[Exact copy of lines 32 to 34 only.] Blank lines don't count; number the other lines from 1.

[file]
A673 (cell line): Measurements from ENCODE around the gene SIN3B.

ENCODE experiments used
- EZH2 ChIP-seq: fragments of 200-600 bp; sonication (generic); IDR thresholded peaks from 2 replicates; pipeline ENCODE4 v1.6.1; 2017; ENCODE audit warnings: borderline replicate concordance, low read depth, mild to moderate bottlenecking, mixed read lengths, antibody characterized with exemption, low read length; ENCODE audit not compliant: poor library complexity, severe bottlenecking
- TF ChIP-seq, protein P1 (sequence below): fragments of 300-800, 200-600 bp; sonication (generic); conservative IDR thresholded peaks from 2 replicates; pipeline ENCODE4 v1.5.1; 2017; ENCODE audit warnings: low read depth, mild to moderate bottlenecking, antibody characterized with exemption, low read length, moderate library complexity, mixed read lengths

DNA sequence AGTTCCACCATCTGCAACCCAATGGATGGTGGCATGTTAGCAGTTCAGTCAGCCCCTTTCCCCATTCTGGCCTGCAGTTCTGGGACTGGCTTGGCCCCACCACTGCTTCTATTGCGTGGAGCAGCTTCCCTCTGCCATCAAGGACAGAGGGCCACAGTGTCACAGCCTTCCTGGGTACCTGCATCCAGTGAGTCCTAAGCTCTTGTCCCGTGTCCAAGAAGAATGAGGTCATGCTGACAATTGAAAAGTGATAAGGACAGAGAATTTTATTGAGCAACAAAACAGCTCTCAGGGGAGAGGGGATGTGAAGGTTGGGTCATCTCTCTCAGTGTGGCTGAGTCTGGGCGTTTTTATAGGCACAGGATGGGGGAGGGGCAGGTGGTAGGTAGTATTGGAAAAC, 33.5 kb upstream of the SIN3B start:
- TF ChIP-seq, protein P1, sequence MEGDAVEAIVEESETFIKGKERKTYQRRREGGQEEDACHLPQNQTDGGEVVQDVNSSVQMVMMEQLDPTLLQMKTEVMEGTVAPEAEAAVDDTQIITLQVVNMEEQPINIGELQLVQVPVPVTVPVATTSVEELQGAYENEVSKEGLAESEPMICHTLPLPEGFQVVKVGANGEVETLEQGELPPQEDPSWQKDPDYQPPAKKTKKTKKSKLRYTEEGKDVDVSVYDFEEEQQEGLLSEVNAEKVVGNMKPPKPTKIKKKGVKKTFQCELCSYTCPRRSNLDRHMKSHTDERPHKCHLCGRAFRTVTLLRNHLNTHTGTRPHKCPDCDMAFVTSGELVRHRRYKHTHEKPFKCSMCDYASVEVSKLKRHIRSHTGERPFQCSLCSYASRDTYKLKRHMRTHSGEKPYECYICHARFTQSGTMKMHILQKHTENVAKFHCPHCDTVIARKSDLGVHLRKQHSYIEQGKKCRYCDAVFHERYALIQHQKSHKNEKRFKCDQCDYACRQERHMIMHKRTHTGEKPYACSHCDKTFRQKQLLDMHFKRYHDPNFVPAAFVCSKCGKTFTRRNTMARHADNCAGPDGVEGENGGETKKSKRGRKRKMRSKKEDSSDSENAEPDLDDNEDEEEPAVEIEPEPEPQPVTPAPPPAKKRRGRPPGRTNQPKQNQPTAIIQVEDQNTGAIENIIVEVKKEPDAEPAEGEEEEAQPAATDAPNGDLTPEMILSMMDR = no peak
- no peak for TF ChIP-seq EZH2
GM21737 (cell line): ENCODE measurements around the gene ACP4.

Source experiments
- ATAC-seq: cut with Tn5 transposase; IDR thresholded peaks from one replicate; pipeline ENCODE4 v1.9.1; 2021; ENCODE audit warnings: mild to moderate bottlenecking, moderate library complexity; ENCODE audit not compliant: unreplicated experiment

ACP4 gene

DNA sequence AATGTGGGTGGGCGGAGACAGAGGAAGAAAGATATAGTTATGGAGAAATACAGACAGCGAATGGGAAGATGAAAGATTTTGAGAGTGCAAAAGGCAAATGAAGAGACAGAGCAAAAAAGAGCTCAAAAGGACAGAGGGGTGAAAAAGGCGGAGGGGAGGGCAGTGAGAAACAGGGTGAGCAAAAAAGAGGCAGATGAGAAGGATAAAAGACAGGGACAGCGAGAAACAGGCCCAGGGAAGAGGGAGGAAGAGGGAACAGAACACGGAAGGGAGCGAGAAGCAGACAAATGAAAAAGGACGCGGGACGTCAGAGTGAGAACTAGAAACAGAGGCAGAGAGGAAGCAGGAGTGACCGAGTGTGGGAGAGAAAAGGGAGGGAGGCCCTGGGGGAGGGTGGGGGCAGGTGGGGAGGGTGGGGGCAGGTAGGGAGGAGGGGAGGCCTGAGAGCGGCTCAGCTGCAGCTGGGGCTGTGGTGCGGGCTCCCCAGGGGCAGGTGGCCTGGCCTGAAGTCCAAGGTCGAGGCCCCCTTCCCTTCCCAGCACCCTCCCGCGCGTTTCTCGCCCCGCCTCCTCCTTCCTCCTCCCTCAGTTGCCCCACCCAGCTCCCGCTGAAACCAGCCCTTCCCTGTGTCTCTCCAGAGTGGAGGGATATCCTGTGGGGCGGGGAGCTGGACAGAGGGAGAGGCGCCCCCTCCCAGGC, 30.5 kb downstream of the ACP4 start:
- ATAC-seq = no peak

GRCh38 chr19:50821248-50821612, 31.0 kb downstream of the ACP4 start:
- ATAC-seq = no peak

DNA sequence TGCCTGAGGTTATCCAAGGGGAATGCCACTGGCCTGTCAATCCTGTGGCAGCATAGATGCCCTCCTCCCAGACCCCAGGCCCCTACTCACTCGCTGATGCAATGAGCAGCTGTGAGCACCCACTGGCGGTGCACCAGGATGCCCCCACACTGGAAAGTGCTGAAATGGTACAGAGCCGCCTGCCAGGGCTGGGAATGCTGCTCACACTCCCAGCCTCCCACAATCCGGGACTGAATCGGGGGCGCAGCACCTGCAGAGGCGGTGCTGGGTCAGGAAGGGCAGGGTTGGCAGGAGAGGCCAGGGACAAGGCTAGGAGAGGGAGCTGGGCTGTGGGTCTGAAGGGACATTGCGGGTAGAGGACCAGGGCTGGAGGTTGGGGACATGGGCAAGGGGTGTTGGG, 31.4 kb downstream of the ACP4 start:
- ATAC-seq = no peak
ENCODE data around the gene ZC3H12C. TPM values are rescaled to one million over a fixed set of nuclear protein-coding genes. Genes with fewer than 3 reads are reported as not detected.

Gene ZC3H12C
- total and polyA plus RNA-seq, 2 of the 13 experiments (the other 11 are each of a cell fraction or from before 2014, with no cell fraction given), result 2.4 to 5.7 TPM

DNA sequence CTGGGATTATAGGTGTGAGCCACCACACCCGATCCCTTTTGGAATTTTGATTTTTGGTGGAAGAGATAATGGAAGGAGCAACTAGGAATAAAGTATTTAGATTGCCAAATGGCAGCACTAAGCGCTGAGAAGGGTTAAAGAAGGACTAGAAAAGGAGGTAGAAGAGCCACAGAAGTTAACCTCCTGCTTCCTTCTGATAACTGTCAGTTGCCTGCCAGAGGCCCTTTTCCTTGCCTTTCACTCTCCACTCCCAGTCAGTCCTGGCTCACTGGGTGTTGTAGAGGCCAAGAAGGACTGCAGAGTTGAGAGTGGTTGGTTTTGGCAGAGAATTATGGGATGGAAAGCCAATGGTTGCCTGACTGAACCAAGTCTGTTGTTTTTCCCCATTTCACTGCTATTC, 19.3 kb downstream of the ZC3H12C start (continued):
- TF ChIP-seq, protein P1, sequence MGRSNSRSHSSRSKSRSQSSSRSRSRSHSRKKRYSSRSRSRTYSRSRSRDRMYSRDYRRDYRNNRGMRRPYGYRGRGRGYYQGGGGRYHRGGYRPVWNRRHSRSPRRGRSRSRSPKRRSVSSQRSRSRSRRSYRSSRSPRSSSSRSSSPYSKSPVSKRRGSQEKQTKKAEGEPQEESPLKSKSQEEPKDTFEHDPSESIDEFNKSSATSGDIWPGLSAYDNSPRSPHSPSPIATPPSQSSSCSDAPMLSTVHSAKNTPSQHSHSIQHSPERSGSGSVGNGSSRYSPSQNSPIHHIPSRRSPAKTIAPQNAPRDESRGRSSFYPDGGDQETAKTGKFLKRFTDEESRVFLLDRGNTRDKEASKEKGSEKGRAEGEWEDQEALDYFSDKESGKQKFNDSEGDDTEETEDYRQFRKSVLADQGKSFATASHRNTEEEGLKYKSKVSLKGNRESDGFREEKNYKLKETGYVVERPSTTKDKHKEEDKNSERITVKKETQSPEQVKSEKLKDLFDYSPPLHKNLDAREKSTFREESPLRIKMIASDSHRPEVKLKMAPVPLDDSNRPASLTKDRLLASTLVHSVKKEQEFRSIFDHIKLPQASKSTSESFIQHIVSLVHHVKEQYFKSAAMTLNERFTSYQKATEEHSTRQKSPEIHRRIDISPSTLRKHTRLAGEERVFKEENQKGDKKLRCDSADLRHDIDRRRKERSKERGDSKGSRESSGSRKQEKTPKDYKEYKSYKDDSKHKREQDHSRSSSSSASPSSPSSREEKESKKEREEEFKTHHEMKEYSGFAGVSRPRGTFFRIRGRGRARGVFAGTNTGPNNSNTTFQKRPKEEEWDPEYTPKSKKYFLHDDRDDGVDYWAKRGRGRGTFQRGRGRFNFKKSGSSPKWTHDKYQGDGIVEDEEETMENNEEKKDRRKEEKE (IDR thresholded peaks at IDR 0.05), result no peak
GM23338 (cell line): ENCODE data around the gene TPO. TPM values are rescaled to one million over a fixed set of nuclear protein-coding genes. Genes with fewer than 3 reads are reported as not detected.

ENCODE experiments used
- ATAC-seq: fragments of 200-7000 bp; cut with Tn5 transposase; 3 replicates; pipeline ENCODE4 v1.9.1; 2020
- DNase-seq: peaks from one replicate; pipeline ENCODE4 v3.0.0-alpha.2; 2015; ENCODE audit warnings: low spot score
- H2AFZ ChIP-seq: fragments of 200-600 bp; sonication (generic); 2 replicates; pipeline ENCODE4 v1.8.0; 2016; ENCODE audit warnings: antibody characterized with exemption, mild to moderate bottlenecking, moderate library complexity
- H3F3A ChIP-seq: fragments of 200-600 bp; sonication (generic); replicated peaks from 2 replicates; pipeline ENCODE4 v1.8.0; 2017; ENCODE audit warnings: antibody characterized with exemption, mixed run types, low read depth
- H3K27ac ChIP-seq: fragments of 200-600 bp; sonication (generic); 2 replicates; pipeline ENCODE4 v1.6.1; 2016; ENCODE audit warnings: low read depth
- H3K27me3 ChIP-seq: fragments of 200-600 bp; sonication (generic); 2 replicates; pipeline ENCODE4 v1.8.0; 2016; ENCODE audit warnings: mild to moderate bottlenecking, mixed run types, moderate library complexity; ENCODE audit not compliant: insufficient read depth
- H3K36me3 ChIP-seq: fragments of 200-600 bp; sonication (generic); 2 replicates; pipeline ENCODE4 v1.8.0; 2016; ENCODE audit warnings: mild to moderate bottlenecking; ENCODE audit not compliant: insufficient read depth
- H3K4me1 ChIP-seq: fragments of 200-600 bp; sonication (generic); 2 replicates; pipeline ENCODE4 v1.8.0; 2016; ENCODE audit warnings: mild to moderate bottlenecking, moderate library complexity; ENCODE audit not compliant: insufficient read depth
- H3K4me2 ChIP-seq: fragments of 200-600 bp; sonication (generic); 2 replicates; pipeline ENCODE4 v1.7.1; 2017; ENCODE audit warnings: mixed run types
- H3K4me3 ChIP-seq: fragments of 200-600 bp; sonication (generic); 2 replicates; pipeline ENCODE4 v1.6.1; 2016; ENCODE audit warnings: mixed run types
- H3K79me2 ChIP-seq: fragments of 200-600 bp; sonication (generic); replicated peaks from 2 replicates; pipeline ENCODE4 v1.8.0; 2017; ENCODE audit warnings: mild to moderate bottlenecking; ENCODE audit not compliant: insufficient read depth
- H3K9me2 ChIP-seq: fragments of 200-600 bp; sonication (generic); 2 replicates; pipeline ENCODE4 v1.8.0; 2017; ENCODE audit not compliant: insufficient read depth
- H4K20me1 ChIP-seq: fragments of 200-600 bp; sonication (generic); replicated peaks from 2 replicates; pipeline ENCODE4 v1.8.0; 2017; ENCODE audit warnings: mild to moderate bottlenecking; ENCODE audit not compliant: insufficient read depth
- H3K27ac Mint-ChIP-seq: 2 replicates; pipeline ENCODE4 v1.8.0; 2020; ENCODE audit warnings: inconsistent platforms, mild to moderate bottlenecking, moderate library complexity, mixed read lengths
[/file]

- H3K4me1 ChIP-seq: fragments of 200-600 bp; sonication (generic); 2 replicates; pipeline ENCODE4 v1.8.0; 2016; ENCODE audit warnings: mild to moderate bottlenecking, moderate library complexity; ENCODE audit not compliant: insufficient read depth
- H3K4me2 ChIP-seq: fragments of 200-600 bp; sonication (generic); 2 replicates; pipeline ENCODE4 v1.7.1; 2017; ENCODE audit warnings: mixed run types
- H3K4me3 ChIP-seq: fragments of 200-600 bp; sonication (generic); 2 replicates; pipeline ENCODE4 v1.6.1; 2016; ENCODE audit warnings: mixed run types